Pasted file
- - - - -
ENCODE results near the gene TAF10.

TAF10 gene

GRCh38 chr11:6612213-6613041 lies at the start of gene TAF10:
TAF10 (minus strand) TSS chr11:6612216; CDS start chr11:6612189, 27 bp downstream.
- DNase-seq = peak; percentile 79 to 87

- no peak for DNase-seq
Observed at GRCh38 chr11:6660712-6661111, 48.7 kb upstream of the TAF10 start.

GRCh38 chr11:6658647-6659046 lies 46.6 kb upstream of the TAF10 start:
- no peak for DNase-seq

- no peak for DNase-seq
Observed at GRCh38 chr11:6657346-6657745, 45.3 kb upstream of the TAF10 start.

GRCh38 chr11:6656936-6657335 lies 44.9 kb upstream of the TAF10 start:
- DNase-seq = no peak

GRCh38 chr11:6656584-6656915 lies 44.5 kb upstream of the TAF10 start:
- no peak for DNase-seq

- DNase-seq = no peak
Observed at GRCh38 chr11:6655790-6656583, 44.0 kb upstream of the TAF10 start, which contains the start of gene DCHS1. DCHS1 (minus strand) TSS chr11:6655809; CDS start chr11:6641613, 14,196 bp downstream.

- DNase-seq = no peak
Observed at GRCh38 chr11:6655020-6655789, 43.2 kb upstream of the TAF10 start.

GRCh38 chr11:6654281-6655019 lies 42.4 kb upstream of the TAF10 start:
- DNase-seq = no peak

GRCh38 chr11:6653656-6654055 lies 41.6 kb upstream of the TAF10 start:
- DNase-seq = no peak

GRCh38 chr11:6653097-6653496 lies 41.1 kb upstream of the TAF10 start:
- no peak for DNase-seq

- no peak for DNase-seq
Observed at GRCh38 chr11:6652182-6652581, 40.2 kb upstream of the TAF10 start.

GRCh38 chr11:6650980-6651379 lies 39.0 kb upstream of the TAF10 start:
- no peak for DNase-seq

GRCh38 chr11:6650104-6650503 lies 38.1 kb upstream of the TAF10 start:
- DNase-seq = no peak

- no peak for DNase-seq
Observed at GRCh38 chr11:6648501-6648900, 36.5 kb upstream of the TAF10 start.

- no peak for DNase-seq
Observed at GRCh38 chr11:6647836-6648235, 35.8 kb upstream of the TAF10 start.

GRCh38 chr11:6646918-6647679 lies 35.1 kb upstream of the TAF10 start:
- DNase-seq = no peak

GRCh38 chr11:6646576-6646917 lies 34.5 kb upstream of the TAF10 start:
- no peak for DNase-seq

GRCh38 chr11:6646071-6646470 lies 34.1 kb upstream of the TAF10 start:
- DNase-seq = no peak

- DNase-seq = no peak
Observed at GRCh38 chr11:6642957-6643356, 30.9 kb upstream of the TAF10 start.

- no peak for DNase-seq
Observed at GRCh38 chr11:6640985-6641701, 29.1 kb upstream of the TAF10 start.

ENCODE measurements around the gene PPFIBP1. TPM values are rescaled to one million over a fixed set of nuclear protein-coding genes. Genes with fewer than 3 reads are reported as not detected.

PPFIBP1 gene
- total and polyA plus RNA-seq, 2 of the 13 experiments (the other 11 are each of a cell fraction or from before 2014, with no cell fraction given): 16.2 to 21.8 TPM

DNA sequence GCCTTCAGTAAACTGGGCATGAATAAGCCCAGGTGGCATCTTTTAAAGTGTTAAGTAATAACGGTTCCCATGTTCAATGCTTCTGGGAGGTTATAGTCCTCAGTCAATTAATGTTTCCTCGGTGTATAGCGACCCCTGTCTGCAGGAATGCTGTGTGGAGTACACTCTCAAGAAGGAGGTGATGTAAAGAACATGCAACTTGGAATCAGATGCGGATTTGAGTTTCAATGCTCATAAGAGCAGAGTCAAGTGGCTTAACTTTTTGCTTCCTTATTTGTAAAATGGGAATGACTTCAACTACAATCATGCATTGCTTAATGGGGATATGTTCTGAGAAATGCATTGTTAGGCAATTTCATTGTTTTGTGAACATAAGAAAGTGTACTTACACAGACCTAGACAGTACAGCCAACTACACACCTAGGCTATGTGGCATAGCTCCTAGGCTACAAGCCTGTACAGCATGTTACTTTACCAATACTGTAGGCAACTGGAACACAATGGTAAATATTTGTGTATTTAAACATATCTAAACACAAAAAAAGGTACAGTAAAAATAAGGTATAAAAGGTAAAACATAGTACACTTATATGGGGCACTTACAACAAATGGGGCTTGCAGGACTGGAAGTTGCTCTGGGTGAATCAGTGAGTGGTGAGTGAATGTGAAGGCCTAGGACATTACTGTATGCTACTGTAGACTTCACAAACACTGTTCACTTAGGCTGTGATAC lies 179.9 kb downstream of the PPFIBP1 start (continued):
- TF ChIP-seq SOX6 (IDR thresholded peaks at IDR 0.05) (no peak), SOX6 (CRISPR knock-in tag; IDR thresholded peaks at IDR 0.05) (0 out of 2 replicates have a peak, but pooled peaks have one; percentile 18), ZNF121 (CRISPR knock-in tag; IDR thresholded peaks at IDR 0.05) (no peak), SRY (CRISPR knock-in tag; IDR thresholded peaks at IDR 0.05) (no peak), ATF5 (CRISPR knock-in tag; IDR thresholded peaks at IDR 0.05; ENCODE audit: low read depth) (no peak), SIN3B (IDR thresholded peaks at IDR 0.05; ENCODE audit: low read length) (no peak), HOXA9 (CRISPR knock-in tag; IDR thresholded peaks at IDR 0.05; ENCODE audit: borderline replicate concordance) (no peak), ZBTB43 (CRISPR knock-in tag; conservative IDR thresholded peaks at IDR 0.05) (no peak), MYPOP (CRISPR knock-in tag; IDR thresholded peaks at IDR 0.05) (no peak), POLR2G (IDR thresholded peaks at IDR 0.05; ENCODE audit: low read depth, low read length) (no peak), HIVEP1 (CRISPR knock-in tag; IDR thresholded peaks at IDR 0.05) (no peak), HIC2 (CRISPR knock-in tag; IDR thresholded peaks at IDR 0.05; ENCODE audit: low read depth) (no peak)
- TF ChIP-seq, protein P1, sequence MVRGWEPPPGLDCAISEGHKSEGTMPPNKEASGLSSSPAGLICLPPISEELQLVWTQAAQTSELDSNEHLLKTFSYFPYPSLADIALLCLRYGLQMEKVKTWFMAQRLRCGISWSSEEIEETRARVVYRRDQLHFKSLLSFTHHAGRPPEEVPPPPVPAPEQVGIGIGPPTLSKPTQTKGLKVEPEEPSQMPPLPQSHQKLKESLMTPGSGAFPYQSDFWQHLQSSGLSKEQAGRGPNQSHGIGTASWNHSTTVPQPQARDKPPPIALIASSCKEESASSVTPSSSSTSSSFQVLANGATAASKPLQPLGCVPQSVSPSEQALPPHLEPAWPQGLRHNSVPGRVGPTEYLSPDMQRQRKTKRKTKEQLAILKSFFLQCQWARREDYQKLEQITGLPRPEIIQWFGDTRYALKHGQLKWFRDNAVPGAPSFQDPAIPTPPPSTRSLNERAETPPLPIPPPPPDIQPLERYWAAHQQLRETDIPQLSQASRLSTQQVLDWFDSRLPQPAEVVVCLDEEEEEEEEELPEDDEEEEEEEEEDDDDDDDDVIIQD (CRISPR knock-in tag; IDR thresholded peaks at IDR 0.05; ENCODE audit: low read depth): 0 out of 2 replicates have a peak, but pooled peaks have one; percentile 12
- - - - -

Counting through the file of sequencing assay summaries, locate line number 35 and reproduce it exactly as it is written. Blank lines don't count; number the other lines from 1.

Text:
Observed at GRCh38 chr11:6647836-6648235, 35.8 kb upstream of the TAF10 start.